LONDON: Major food and drinks brands that promote products considered to be high in fat, salt or sugar could face a total ban on advertising to children in the UK.
The proposal is being considered by the Committee of Advertising Practice (CAP), the industry regulator, which launched a consultation at the end of last week.
A ban on unhealthy food ads aimed at under 16s already exists on TV, but new rules could see this extended to all media, including online channels, posters and cinema.
The news comes amid growing concern about levels of childhood obesity in the UK and the proposals also seek to reflect changes to viewing habits among children.
Research from Ofcom, the UK's media regulator, has shown that nearly all (96%) of 12- to 15-year-olds spent more time online than watching TV last year.
CAP said evidence has shown that advertising has a "modest effect" on children's food preferences – other factors include education and parental influence – but that even a relatively small positive impact from new advertising restrictions could make a "meaningful contribution".
CAP chairman James Best said: "Advertising is just one small factor in a very complex equation but we believe we can play a positive part in addressing an urgent societal challenge.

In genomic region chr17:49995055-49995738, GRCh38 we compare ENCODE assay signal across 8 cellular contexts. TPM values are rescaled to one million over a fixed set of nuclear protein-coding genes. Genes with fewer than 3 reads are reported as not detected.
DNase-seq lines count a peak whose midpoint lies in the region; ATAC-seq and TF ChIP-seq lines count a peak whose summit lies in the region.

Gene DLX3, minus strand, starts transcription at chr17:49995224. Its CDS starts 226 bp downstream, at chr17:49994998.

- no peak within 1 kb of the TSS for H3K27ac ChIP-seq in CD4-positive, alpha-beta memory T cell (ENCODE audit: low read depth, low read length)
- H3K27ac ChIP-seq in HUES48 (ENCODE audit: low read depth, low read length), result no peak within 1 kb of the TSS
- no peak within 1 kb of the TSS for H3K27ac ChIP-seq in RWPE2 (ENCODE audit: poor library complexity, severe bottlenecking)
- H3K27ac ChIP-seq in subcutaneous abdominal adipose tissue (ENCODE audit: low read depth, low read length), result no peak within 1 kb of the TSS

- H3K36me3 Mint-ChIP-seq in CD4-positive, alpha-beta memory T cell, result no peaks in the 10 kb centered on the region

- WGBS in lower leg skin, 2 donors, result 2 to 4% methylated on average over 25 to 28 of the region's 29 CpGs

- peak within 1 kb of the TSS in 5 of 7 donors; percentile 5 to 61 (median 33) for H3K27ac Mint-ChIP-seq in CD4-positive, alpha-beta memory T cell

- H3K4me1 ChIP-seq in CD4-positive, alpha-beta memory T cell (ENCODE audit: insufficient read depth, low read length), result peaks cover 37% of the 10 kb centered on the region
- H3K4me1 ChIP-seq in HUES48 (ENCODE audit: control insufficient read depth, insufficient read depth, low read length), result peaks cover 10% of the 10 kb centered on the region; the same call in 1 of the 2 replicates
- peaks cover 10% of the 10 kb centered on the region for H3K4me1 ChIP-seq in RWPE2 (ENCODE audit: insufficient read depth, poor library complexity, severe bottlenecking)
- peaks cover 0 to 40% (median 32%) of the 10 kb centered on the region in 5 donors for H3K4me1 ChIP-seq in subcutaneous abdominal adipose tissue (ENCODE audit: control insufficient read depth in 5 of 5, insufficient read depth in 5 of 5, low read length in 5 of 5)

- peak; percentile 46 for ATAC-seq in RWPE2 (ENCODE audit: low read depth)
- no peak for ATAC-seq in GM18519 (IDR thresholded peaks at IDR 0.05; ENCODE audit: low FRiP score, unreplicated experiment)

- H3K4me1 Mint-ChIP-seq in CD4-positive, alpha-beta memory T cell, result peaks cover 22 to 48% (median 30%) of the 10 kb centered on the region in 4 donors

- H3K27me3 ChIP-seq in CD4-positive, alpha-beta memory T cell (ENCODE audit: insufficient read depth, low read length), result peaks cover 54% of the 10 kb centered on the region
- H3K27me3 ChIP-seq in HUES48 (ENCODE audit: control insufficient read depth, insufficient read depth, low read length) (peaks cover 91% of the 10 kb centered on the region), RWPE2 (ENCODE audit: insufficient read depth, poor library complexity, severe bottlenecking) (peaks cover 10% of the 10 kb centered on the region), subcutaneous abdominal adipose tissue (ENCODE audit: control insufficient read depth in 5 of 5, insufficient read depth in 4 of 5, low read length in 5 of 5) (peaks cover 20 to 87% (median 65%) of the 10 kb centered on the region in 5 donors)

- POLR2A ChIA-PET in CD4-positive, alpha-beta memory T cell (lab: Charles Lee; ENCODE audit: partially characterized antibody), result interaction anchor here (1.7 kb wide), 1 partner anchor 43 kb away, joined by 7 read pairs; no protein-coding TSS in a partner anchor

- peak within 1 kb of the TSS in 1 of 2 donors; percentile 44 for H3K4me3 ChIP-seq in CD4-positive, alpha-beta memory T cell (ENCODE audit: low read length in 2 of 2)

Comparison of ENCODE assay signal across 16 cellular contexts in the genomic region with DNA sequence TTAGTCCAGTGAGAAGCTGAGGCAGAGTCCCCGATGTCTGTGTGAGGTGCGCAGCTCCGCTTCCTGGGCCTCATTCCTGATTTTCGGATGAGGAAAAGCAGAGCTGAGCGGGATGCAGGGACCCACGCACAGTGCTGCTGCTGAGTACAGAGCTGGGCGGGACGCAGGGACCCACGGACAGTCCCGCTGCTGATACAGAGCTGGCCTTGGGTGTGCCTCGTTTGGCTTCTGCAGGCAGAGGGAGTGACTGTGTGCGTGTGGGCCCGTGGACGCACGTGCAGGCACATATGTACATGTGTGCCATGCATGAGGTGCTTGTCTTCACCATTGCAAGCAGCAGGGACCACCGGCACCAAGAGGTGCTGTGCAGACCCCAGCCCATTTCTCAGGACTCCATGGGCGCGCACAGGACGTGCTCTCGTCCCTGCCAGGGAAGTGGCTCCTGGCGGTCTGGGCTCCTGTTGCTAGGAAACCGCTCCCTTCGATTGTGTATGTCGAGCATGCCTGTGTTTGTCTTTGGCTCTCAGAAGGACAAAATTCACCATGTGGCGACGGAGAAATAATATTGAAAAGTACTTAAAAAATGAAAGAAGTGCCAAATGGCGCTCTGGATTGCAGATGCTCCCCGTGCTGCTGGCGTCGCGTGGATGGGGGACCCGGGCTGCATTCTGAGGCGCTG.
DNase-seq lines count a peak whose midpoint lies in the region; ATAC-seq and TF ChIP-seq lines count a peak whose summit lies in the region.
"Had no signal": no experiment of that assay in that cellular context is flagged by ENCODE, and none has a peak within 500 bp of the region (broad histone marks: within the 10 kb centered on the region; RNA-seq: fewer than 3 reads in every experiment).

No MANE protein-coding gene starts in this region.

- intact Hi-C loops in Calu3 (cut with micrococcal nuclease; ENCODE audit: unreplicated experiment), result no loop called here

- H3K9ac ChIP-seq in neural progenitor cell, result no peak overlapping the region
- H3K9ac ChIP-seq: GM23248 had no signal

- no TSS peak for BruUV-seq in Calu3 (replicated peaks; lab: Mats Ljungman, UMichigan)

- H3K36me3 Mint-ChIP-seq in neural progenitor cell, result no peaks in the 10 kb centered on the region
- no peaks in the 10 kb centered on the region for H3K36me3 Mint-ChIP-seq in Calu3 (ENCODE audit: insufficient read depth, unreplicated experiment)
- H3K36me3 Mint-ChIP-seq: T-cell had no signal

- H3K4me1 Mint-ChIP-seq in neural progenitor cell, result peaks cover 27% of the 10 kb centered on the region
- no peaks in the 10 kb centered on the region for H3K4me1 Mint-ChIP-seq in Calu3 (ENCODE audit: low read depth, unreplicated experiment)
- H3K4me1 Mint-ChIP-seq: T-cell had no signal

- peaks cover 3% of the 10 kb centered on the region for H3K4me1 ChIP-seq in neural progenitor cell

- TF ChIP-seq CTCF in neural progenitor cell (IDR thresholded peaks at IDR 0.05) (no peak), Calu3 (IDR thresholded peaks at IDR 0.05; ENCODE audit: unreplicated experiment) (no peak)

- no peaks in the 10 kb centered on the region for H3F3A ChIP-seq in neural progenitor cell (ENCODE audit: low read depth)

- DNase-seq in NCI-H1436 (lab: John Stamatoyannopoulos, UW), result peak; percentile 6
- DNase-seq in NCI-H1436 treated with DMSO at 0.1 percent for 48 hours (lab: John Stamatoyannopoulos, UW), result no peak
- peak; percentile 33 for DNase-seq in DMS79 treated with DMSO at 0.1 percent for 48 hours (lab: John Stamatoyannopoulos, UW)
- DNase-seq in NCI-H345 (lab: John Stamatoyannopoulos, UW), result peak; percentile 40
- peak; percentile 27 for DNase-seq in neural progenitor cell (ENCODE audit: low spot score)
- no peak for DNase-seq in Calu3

"In proposing new rules, our aim is to strike the right balance between protecting children and enabling businesses to continue advertising their products responsibly."
There are three main proposals under consideration. These include the introduction of new rules to limit where ads for food and drinks high in fat, salt or sugar (HFSS) can be placed in all non-broadcast media.
Secondly, to explore through consultation whether the new rule should prohibit HFSS product advertising in media targeted at children under 12 or under 16.
In addition, CAP is considering applying the existing rules that prohibit the use of promotions and licensed characters and celebrities popular with children to HFSS product advertising only. That would allow more creative ways for healthier foods to be advertised to children.
In other words, the third proposal could be good news for food and drinks brands judged to be healthy, although it might also see the end of famous cartoon characters featured in UK ads, such as the Honey Monster from the Sugar Puffs ads or Tony the Tiger, who has been promoting Kellogg's Frosties since 1951.
Data sourced from CAP, Daily Mail; additional content by Warc staff